From Common Dreams
Barr's history of helping Republican presidents in legal crises may explain why Trump brought him back in to head the Justice Department
Back in 1992, the last time Bill Barr was U.S. attorney general, iconic New York Times writer William Safire referred to him as "Coverup-General Barr" because of his role in burying evidence of then-President George H.W. Bush's involvement in "Iraqgate" and "Iron-Contra."
General Barr has struck again -- this time, in similar fashion, burying Mueller's report and cherry-picking fragments of sentences from it to justify Trump's behavior. In his letter, he notes that Robert Mueller "leaves it to the attorney general to decide whether the conduct described in the report constitutes a crime."
As attorney general, Barr -- without showing us even a single complete sentence from the Mueller report -- decided there are no crimes here. Just keep moving along.
Barr's history of doing just this sort of thing to help Republican presidents in legal crises explains why Trump brought him back in to head the Justice Department.
Christmas day of 1992, the New York Times featured a screaming all-caps headline across the top of its front page: Attorney General Bill Barr had covered up evidence of crimes by Reagan and Bush in the Iran-Contra scandal.
Earlier that week of Christmas, 1992, George H.W. Bush was on his way out of office. Bill Clinton had won the White House the month before, and in a few weeks would be sworn in as president.
But Bush's biggest concern wasn't that he'd have to leave the White House to retire back to Connecticut, Maine, or Texas (where he had homes) but, rather, that he may end up embroiled even deeper in Iran-Contra and that his colleagues may face time in a federal prison after he left office.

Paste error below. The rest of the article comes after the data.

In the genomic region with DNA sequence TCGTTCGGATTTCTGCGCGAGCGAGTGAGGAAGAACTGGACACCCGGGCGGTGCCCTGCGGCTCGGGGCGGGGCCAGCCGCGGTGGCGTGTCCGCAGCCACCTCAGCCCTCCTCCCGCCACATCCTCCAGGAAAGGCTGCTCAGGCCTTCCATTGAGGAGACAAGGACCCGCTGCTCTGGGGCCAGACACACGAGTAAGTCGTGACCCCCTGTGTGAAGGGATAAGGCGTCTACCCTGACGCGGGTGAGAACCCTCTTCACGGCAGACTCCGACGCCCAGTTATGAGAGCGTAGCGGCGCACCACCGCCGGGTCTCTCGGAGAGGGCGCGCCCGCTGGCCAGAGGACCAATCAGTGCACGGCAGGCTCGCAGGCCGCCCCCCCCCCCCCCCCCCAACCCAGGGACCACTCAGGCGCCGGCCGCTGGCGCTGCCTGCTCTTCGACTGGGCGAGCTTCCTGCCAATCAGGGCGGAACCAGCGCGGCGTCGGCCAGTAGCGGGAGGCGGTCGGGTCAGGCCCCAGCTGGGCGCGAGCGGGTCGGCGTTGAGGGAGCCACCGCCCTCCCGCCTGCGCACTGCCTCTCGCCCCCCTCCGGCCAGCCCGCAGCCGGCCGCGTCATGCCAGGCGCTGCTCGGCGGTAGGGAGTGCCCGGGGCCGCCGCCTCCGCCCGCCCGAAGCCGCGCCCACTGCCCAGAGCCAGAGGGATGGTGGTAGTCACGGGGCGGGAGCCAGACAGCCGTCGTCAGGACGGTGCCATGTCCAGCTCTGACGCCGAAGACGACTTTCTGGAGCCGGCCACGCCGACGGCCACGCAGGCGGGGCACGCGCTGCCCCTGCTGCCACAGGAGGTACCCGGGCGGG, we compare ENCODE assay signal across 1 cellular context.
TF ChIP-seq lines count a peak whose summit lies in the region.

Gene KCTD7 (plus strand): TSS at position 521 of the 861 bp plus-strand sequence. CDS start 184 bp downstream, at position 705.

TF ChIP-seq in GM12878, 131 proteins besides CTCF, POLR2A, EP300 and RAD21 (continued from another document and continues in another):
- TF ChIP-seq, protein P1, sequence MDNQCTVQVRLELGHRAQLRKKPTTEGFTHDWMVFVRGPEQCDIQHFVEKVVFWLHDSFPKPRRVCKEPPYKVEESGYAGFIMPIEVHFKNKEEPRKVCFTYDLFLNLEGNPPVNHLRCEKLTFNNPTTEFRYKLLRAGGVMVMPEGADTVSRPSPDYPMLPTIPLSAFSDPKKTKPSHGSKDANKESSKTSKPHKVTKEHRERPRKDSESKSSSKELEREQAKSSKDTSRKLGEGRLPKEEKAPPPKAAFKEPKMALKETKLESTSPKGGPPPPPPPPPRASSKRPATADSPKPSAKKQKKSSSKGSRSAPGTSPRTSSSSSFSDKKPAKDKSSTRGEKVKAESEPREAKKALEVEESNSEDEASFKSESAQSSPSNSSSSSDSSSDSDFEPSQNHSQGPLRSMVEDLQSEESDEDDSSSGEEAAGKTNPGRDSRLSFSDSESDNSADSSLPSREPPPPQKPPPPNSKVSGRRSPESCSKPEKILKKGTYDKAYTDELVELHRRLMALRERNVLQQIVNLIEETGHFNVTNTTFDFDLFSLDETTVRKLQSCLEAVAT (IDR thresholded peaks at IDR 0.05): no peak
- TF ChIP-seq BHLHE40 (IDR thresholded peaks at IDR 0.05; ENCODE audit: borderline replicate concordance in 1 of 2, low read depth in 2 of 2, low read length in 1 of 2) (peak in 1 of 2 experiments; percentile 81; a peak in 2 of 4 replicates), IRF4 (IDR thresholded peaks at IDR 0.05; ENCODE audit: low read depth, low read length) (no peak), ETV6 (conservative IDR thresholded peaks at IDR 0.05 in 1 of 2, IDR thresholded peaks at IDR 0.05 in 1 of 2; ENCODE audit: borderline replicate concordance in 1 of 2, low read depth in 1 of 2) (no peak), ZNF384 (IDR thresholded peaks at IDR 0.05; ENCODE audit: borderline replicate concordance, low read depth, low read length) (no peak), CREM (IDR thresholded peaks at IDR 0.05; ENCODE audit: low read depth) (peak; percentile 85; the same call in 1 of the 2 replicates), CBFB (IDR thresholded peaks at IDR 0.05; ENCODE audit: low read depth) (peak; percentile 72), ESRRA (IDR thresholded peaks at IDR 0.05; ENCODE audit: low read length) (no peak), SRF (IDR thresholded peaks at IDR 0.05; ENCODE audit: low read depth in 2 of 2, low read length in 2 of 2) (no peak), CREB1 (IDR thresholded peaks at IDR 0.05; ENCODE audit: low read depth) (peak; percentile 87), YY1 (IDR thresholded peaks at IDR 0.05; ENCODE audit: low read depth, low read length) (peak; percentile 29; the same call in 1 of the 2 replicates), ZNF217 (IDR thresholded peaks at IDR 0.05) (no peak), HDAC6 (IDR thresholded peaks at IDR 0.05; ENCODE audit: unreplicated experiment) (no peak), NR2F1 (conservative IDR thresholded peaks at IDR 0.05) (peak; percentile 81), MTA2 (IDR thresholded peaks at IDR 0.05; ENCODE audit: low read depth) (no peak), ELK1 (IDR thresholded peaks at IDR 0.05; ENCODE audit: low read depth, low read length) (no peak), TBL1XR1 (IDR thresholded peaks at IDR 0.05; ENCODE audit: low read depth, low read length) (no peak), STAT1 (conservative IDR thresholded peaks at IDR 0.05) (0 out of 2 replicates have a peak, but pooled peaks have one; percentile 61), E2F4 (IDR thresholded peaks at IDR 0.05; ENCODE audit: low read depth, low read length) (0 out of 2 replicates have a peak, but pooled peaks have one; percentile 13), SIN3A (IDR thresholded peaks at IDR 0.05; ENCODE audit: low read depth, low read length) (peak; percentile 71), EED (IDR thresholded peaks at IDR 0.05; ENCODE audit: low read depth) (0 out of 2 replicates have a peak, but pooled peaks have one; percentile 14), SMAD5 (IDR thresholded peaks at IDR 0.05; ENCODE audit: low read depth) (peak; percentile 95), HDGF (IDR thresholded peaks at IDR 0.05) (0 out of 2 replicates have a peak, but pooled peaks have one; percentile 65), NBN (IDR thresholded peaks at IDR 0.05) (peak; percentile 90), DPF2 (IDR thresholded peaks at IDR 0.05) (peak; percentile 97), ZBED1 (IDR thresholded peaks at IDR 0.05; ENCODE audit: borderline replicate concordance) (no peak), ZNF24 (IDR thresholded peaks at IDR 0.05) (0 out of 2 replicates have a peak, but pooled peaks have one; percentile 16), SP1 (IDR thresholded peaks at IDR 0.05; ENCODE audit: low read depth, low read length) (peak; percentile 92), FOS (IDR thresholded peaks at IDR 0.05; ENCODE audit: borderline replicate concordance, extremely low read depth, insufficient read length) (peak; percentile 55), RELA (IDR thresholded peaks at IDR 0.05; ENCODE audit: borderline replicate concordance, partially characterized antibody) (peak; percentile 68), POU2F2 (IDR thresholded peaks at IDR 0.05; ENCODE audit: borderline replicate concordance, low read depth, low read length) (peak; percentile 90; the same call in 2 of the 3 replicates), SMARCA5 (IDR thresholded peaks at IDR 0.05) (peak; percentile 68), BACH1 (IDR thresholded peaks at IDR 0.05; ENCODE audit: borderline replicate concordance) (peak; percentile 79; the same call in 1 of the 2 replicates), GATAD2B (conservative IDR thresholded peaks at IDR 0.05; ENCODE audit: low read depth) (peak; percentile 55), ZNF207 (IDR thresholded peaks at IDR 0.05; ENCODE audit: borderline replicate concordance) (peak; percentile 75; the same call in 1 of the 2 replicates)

Independent Counsel Lawrence Walsh was closing in fast on him, and Bush's private records, subpoenaed by the independent counsel's office, were the key to it all.
Walsh had been appointed independent counsel in 1986 to investigate the Iran-Contra activities of the Reagan administration and determine if crimes had been committed.
Was the Iran-Contra criminal conspiracy limited, as Reagan and Bush insisted (and Reagan confessed on TV), to later years in the Reagan presidency, in response to a hostage-taking in Lebanon? Or had it started in the 1980 campaign with collusion with the Iranians, as the then-president of Iran asserted? Who knew what, and when? And what was George H.W. Bush's role in it all?
Walsh had zeroed in on documents that were in the possession of Reagan's former defense secretary, Caspar Weinberger, who all the evidence showed was definitely in on the deal, and President Bush's diary that could corroborate it. Elliott Abrams had already been convicted of withholding evidence from Congress, and he may have even more information, too, if it could be pried out of him before he went to prison. But Abrams was keeping mum, apparently anticipating a pardon.
Weinberger, trying to avoid jail himself, was preparing to testify that Bush knew about it and even participated, and Walsh had already -- based on information he'd obtained from the investigation into Weinberger -- demanded that Bush turn over his diary from the campaign. He was also again hot on the trail of Abrams.
(Note: You can view every article as one long page if you sign up as an Advocate Member, or higher).